9/11 and The Freedom Wing: Twenty Years Later

  • Published
  • By Walter W. Napier III, 514 AMW historian
  • 514th Air Mobility Wing

This year September 11th will likely feel a bit different for many individuals. For the military community specifically, this year will stand out. Many members of the military joined because of that fateful day in 2001, but for the first time in twenty years there are no U.S. troops in Afghanistan or Iraq.

Tuesday, September 11, 2001, began, for most, like any other. While most Americans were dropping kids off at school or rushing to work, nineteen al-Qaeda members high jacked four airliners from the east coast heading for California. After taking over the flights, they used the aircraft as vehicle borne IEDs. The first attack occurred when American Airlines Flight 11 hit the north tower of the World Trade Center at 8:46 a.m. Most people were not sure what had happened. News agencies around the world picked up the story, and a number of theories were suggested.

Shortly after that first attack, two KC-10 Extender crews from the Freedom Wing took off from Joint Base McGuire-Dix-Lakehurst. Team 23 commanded by Maj. Carlos Vilella and Team 24 commaned by Maj. William Sherrod, from the 76th Air Refueling Squadron (with a mixed crew including members of the 78th ARS) took flight on a planned training mission. Their mission was about to change.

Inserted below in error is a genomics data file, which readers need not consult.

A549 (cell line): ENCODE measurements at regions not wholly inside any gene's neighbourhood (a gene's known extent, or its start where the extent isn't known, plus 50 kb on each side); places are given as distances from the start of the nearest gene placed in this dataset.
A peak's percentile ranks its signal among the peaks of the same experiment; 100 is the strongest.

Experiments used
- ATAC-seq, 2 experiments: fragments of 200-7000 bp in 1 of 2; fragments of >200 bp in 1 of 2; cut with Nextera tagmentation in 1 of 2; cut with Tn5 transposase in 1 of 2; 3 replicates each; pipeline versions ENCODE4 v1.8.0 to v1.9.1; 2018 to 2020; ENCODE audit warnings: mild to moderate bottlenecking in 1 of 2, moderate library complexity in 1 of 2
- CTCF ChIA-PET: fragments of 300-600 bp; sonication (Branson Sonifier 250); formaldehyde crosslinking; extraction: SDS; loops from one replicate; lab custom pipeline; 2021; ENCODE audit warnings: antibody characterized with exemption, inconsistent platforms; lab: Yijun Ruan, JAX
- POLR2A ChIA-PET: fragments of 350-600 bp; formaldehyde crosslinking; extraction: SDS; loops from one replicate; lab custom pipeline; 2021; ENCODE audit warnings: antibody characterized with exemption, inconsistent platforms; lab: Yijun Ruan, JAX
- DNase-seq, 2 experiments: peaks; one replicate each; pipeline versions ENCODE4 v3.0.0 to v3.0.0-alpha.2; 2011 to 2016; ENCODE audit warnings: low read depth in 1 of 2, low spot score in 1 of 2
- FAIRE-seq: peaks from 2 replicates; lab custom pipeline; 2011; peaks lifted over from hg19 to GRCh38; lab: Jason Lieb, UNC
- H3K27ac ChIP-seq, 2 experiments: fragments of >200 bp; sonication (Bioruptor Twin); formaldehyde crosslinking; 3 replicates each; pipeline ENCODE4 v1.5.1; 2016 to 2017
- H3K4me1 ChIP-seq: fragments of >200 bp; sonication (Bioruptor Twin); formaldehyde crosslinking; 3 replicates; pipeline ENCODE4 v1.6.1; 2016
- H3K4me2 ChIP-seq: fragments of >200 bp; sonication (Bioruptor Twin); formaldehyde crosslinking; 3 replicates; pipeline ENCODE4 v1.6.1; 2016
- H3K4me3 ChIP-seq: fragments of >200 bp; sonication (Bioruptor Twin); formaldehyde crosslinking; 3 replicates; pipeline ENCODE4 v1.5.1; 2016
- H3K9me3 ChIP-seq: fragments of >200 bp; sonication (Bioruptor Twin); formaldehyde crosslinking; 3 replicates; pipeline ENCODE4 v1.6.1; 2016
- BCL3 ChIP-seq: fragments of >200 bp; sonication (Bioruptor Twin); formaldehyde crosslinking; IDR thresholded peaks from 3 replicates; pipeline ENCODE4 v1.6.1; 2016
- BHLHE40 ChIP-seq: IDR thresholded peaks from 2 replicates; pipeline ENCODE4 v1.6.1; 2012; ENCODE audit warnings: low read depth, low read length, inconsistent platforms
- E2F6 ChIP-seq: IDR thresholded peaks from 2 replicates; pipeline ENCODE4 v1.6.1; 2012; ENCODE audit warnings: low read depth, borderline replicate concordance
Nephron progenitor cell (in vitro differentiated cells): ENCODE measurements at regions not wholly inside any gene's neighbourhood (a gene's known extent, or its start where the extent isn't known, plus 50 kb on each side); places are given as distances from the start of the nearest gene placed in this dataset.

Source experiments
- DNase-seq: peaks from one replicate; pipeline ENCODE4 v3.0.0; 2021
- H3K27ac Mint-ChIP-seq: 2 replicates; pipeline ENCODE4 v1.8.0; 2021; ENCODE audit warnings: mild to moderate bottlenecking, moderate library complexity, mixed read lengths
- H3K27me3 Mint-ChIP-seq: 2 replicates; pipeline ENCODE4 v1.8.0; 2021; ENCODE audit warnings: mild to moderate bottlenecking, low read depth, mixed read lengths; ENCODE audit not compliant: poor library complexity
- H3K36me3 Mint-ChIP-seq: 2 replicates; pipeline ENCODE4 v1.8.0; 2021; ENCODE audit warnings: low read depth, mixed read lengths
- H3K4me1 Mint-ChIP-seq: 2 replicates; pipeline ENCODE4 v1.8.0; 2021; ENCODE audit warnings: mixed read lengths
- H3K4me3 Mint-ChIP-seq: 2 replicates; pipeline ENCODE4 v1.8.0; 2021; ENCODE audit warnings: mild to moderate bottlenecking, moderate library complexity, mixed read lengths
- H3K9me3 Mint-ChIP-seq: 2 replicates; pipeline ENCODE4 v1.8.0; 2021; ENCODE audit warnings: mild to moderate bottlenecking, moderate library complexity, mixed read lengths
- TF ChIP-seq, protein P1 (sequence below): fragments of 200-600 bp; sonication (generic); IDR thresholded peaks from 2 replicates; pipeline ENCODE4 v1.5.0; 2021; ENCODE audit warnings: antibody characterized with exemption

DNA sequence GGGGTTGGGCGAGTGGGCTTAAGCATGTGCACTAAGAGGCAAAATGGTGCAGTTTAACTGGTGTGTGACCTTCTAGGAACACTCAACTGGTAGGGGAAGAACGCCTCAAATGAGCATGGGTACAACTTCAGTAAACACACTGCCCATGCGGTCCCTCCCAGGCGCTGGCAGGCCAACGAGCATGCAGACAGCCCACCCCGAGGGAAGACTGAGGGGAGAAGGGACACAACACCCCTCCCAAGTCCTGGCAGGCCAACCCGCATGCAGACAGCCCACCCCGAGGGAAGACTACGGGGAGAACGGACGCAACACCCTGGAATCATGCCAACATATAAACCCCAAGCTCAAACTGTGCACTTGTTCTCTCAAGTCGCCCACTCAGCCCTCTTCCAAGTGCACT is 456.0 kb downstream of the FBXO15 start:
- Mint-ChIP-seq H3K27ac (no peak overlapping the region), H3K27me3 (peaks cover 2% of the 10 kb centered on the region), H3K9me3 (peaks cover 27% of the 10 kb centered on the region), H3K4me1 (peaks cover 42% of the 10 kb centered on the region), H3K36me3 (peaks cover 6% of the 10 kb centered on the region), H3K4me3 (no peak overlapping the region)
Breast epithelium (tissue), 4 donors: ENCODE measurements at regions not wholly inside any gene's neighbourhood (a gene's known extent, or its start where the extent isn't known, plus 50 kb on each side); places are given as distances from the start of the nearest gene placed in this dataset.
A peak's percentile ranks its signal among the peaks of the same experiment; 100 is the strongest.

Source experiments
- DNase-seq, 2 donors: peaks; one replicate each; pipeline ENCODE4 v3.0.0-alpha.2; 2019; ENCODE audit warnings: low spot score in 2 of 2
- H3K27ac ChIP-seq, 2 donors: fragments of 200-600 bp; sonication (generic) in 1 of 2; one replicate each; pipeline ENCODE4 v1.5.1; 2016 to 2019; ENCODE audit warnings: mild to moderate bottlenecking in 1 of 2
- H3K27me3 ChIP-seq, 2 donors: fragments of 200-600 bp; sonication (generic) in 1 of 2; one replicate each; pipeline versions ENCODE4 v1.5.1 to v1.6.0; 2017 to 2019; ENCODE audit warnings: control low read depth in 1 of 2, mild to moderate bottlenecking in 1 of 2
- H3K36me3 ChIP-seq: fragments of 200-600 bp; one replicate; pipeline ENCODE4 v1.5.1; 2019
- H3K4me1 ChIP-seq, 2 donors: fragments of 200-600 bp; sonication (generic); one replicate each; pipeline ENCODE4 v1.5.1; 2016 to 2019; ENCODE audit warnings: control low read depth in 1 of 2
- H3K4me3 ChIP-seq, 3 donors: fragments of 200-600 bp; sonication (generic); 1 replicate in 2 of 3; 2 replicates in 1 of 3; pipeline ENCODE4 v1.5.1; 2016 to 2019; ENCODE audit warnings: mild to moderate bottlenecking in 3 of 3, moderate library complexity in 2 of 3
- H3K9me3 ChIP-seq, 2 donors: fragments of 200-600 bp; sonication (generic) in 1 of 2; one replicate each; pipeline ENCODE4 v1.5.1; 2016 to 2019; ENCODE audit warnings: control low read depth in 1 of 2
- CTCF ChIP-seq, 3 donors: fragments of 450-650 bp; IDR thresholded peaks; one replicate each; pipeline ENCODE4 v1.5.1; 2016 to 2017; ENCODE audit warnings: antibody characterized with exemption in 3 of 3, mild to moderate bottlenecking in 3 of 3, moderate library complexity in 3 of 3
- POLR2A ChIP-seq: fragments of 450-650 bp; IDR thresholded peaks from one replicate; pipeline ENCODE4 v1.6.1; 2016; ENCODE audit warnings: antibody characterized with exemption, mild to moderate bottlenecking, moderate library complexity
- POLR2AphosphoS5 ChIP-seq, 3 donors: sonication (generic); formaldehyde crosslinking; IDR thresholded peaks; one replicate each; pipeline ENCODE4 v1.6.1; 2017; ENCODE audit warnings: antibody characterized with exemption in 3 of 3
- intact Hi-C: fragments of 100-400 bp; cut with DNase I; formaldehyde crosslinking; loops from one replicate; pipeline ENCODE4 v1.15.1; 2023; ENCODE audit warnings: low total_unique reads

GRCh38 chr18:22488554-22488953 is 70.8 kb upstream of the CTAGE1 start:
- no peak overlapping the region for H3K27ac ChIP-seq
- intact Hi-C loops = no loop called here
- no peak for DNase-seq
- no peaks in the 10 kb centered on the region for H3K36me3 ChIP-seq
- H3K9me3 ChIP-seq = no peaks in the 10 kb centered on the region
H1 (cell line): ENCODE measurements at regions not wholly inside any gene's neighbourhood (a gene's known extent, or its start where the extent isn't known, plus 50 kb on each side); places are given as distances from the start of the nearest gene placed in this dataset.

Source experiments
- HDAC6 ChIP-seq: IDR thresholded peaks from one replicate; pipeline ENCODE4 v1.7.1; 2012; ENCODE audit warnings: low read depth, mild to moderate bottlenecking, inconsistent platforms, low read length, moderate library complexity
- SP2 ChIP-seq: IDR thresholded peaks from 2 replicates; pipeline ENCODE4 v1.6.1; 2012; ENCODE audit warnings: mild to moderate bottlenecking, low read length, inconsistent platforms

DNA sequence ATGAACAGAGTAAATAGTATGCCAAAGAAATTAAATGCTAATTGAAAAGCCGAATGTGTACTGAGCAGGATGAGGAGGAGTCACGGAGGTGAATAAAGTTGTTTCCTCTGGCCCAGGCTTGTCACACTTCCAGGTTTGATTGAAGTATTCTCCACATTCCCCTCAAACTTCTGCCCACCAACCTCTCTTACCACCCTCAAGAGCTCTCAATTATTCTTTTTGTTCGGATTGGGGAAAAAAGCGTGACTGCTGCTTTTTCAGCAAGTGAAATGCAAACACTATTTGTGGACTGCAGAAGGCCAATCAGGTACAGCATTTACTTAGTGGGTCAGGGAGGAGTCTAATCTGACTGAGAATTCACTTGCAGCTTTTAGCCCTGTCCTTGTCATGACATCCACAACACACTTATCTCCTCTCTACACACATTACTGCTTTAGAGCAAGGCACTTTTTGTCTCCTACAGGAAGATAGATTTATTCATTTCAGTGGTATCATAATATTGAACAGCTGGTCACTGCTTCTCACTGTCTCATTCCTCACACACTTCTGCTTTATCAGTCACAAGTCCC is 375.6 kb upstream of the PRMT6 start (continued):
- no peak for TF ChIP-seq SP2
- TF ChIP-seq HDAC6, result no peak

At 9:03 a.m., United Flight 175 hit the second tower. Unlike the first explosion, there was no confusion as to what took place during the second attack. At this point, many Americans had their televisions on and saw for themselves the second aircraft strike the south tower. What may have been an accident, or even an isolated incident was now clearly a coordinated terrorist attack. Even more confirmation was provided when a little over thirty minutes later, at 9:37 a.m., American Airlines Flight 77 hit the Pentagon.

After the attack on the Pentagon, the Federal Aviation Administration grounded all civilian flights. Fighter aircraft were scrambled all across the nation to ensure the landing of every civilian aircraft, most had no weapon systems. The brave pilots of these fighters realized if a plane refused to ground, they may have to sacrifice themselves by flying into the airliner to stop it. As the military began to respond to the crisis, Freedom Wing Teams 23 and 24 were redirected to Washington, D.C. Once over National Capital Region airspace, Team 23 took initial command and control over the skies, while Washington scrambled to get control of the situation.

At 9:59 a.m., the south tower of the World Trade Center collapsed. The terrorists had purposely chosen cross country flights so that the aircraft would be full of fuel. The intense heat caused by the burning fuel compromised the structural integrity of the building and it collapsed. Shortly after the collapse of the south tower, United Flight 93 crashed in a field outside of Shanksville, Pennsylvania. Passengers aboard the flight had called their family members from the high jacked aircraft to get a sense of what was going on. After being informed of the previous attacks, the passengers fought the attackers to attempt and regain control of the aircraft. The radicals on board realized they were losing control, so they purposely flipped the jet causing it to crash. It is suspected that the likely target of Flight 93 was either the Capitol Building or the White House.